This guy doesn't understand a damn thing (and with all due respect, DocEagle, it wasn't really all Eisner's fault). What Iger has turned into purely an "asset management" company used to be incredibly creative. From 1986 to about 1999, the company could do virtually no wrong at the box office, PARTICULARLY with animated features, but even with live action films. It grew its theme parks from two in Florida, one in California and one in Tokyo to four in Florida (plus two water parks and dozens of hotels), two in California, two in Tokyo, two in Europe, two in China. Its consumer products division grew from virtually nothing to a $3 billion division. More importantly, Disney was creating Aladdin, Beauty and the Beast, The Lion King, Pocahontas, The Little Mermaid ... characters that still bring in BILLIONS of dollars at retail worldwide. Disney was hardly "spreading thin their old stuff." The guy who is an alleged "expert" here should really brush up on his Disney history. That happened for a VERY short time in the late 1970s and early 1980s, but even then Disney was creating EPCOT Center, Tokyo Disneyland, Touchstone Pictures, The Disney Channel ... the myth that Disney traded only off its legacy is just that: a big, untrue myth!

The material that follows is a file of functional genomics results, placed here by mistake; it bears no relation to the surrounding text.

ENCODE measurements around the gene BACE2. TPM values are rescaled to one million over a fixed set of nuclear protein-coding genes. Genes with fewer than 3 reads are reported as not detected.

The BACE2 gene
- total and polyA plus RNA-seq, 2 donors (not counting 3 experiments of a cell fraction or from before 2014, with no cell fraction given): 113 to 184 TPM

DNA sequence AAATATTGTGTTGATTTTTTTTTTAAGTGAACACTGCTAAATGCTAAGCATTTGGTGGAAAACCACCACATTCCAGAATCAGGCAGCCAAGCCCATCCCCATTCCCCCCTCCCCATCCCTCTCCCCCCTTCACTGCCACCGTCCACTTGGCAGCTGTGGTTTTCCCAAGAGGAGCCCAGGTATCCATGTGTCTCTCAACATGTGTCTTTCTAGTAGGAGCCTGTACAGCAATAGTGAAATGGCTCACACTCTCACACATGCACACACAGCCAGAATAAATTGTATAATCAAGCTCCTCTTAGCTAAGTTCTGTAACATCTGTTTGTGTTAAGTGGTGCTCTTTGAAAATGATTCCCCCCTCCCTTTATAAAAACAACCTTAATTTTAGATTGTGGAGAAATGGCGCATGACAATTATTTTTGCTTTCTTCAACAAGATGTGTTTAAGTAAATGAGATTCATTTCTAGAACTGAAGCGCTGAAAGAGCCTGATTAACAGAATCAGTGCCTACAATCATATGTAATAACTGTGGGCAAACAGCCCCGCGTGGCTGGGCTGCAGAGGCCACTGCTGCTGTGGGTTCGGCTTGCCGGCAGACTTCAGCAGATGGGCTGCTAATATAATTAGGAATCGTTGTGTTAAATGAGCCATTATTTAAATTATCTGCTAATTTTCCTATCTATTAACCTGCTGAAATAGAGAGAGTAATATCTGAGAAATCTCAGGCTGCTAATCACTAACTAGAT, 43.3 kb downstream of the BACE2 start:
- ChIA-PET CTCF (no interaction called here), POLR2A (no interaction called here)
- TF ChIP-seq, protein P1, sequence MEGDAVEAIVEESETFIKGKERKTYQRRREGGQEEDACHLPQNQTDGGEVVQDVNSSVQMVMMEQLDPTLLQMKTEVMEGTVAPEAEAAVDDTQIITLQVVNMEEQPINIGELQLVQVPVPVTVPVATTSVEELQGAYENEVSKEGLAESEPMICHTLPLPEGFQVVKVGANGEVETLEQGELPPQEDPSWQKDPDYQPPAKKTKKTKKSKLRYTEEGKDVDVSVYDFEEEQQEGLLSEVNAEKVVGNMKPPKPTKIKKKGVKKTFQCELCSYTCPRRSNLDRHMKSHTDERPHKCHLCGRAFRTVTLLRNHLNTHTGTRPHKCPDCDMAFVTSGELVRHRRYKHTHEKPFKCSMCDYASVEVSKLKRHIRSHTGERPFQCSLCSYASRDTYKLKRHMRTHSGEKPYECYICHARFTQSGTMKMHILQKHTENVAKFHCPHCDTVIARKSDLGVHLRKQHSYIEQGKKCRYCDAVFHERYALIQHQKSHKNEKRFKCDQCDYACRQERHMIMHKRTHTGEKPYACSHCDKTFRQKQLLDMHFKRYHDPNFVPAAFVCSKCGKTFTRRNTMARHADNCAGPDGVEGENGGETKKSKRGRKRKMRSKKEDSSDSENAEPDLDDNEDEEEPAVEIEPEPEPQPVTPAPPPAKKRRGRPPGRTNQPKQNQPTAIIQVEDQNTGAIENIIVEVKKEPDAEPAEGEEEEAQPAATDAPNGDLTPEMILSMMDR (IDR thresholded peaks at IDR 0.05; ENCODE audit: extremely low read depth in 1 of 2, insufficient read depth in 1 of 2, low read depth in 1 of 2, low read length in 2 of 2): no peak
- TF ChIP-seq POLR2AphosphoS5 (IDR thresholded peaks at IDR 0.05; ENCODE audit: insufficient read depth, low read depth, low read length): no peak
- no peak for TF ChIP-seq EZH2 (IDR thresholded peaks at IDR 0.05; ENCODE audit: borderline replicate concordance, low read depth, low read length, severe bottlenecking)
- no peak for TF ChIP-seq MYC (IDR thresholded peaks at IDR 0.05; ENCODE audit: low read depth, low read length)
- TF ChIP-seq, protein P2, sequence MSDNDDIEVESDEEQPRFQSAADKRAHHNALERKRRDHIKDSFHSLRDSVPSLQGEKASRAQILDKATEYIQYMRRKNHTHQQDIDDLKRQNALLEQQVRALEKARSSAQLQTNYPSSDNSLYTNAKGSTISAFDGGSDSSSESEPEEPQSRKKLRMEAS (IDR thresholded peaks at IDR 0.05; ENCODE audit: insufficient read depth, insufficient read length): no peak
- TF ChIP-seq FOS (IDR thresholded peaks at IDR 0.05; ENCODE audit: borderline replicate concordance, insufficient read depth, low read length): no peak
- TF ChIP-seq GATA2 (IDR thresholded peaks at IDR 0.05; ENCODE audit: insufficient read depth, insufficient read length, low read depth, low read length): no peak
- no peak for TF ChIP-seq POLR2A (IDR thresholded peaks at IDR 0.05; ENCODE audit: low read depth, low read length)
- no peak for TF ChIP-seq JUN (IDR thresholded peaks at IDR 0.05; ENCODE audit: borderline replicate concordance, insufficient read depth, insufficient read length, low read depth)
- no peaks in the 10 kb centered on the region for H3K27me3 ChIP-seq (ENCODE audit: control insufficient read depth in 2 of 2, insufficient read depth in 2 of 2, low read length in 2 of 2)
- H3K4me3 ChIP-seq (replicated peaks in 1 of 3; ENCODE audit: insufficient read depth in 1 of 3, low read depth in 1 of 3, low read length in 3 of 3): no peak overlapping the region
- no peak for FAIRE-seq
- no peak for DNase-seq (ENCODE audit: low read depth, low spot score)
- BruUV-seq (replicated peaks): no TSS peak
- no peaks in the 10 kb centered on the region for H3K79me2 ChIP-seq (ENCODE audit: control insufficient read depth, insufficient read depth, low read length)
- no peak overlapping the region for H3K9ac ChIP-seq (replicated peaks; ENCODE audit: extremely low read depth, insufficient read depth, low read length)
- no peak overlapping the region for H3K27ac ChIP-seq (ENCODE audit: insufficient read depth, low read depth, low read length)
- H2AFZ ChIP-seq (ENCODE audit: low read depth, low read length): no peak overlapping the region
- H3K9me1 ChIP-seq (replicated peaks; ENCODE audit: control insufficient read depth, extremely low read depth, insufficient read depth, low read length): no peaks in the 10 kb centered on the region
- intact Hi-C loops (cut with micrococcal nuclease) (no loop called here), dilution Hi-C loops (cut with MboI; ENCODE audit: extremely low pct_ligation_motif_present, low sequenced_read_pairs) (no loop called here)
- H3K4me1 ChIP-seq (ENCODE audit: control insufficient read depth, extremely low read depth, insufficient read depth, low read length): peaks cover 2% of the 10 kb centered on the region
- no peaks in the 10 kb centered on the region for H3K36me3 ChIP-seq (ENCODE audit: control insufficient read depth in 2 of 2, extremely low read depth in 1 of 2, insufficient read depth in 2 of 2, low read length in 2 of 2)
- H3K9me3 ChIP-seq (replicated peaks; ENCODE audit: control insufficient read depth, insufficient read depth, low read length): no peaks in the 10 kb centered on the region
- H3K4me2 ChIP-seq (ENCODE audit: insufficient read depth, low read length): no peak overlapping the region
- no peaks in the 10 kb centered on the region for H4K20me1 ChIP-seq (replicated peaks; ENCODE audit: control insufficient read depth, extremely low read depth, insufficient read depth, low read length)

• Report this Comment On June 26, 2013, at 6:52 AM, tylatz wrote:

    One word. Competition. Disney never had stiff competition in the animated movie niche until the 80s. It's because people like Don Bluth walked out and created quality animated movies that Disney was forced to rebuild their animation department or slide into obscurity. I disagree with EC82 and would say it wasn't until 1989 with the release of "The Little Mermaid" that Disney was back.

    Now I am unsure on the theme park side of things, but when you go for too long without creating exciting new franchises the "theme" does indeed stagnate. That is what Rushkoff is referring to in the printed excerpt, but I disagree with the reason for the turn around. It's because of the new franchises developed from 89-91 that gave them something new and recognizable to integrate into their theme parks. You can see that process happening again with Star Wars (ok, it's only new to Disney, but they are making more movies) and the construction projects they are undertaking at Disney World.

  • Report this Comment On June 26, 2013, at 8:03 AM, Mikurotoro1 wrote:

    I actually think that when it comes to being stagnant Nintendo is worse than Disney. At least Disney makes more new things than Nintendo and makes new things (new IPs) more often! With Nintendo we are stuck with Mario, Zelda, etc and they rely too much on those franchises instead of making new ones! Disney creates more new IPs (especially Disney Channel/Disney Junior and Pixar) than Nintendo. Look at the current situation with the Wii U, we have 5 so-called new Mario games and a new Zelda and nothing really NEW that isn't part of an existing franchise! People are getting sick of Mario but Nintendo doesn't really care. And the Wii U is failing! Take a page from Disney's book and create some new IPs already!

  • Report this Comment On June 26, 2013, at 10:48 AM, sagehopper wrote:

    Disney is something Walt wouldn't even recognize today.